soul that sinneth, it shall die—and it alone (Ro 6:23); not also the innocent.

There can be no colour of partial judgment in the proceedings of God, who is equally God to all; who hath as great interest in the son as in the father, and as kindly would deal with the son as with the father: and how can it be thought likely I should punish the son for the father’s offence, or the father for the son’s offence?

All souls; all persons, which are frequently called souls, Leviticus 7:18,20,21 Jos 20:3; and so it is Ezekiel 18:20, and Jeremiah 31:30.

The soul; the person, whether father or son, shall die, shall bear his own punishment: this text gives no colour for the opinion of the mortality of man’s soul.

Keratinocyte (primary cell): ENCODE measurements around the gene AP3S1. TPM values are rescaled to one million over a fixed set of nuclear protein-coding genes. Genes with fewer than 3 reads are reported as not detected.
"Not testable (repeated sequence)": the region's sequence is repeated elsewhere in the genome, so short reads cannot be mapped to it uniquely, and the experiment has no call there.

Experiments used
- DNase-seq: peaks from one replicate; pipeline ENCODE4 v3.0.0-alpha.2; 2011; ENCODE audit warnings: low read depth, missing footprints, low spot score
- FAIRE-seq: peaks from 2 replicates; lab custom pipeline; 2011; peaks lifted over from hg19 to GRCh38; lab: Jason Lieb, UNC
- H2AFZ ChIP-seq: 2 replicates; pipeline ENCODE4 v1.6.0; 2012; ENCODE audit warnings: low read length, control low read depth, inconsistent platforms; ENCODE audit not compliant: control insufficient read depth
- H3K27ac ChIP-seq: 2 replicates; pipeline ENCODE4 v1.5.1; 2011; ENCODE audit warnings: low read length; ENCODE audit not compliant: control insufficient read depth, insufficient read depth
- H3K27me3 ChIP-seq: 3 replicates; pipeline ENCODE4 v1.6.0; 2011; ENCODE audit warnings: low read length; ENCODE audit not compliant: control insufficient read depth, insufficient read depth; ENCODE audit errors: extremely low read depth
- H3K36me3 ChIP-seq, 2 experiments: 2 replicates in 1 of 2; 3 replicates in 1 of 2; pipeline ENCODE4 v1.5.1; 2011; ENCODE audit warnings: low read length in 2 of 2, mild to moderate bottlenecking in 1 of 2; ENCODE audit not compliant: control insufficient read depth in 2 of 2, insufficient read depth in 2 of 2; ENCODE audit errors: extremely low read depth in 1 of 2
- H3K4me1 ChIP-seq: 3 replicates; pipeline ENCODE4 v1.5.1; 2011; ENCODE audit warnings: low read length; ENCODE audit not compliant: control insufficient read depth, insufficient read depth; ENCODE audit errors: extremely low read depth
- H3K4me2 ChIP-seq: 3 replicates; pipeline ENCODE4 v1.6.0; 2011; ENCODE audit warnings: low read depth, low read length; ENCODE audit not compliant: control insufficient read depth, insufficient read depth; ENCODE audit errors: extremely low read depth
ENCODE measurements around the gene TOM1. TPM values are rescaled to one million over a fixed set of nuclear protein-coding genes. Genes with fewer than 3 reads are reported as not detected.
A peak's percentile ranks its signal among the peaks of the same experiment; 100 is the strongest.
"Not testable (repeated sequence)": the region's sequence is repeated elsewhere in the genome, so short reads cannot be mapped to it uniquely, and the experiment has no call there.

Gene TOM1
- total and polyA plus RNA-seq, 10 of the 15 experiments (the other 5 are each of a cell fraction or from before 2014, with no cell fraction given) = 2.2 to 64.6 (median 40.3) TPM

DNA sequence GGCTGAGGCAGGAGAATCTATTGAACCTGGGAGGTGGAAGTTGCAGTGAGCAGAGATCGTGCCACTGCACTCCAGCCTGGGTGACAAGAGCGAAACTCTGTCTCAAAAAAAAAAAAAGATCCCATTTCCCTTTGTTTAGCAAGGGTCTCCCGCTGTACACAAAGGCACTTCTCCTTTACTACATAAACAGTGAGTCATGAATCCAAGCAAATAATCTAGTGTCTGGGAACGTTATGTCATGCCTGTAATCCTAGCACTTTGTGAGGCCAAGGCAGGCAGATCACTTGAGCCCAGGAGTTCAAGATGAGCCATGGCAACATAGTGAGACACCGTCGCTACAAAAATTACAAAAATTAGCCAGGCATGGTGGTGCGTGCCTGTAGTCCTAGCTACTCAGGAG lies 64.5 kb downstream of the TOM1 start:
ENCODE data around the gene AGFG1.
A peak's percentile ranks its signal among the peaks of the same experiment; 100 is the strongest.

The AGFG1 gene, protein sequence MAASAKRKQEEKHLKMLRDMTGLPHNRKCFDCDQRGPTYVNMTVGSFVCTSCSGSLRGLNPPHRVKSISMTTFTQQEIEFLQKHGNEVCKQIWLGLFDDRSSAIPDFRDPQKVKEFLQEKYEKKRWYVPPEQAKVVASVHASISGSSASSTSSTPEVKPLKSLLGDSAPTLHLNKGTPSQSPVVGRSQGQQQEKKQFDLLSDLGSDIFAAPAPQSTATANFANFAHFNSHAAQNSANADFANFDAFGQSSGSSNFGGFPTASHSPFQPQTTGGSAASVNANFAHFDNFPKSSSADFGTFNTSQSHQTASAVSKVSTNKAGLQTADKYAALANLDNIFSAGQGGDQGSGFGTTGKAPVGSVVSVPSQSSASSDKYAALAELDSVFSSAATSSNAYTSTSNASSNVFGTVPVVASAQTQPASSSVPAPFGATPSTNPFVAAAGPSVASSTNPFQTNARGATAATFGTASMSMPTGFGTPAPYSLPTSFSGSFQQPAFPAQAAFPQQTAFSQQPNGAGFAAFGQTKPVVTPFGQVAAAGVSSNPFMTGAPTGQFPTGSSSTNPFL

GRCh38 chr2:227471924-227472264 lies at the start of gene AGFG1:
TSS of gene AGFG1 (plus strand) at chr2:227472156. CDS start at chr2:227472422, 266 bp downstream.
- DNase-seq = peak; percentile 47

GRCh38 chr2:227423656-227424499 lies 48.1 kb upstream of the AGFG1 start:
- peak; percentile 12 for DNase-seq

That sinneth, i.e. obstinately, and yet will pretend his own innocency; whoso sinneth shall suffer for his own sin. You querulous Jews suffer then for your own sins and had you been, as you say you are, innocent, the sins of your fathers should not have hurt you; and for the future know I will keep to that rule of equity; no innocent person shall be prejudiced by the guilt of guilty ones. And if one that is, for aught we can discern, absolutely innocent, yet suffers for another man’s sin, it is most certain such a sufferer is not absolutely innocent, but some way or other is guilty of the sin for which he suffers.

Behold, all souls are mine,.... By creation; they being the immediate produce of his power; hence he is called "the Father of spirits", Hebrews 12:9, or the souls of men; these he has an apparent right unto; a property in; a dominion over; they are accountable to him, and will be judged impartially by him: